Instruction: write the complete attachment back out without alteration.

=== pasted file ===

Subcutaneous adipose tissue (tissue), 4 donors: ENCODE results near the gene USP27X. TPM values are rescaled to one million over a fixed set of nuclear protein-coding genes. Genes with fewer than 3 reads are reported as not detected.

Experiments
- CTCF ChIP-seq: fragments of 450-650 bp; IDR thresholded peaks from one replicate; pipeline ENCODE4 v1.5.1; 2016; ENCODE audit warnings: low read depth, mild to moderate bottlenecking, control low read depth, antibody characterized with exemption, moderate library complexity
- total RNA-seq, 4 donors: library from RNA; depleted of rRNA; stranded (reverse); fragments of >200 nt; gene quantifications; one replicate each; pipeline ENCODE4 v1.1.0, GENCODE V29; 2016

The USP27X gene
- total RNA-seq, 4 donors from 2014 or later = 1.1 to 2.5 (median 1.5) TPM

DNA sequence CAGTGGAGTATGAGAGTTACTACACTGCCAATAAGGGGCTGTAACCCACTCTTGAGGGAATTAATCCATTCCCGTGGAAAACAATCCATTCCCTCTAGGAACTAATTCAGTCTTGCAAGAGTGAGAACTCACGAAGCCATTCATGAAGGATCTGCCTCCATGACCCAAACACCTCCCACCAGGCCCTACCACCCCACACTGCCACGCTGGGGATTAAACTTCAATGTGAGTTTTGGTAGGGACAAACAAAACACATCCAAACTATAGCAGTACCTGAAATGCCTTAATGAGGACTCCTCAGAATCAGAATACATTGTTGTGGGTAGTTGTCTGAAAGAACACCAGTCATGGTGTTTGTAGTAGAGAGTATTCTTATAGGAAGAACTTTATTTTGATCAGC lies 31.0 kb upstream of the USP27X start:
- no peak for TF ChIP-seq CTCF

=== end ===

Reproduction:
Subcutaneous adipose tissue (tissue), 4 donors: ENCODE results near the gene USP27X. TPM values are rescaled to one million over a fixed set of nuclear protein-coding genes. Genes with fewer than 3 reads are reported as not detected.

Experiments
- CTCF ChIP-seq: fragments of 450-650 bp; IDR thresholded peaks from one replicate; pipeline ENCODE4 v1.5.1; 2016; ENCODE audit warnings: low read depth, mild to moderate bottlenecking, control low read depth, antibody characterized with exemption, moderate library complexity
- total RNA-seq, 4 donors: library from RNA; depleted of rRNA; stranded (reverse); fragments of >200 nt; gene quantifications; one replicate each; pipeline ENCODE4 v1.1.0, GENCODE V29; 2016

The USP27X gene
- total RNA-seq, 4 donors from 2014 or later = 1.1 to 2.5 (median 1.5) TPM

DNA sequence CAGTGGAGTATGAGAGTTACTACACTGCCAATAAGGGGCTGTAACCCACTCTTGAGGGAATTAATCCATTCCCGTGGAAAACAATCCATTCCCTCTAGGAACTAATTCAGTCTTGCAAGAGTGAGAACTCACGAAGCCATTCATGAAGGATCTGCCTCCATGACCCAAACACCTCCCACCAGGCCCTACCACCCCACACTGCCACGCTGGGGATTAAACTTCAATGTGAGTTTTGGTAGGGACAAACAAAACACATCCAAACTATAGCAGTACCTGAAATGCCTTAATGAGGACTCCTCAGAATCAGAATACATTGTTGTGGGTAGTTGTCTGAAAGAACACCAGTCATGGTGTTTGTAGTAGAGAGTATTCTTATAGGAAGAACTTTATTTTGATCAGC lies 31.0 kb upstream of the USP27X start:
- no peak for TF ChIP-seq CTCF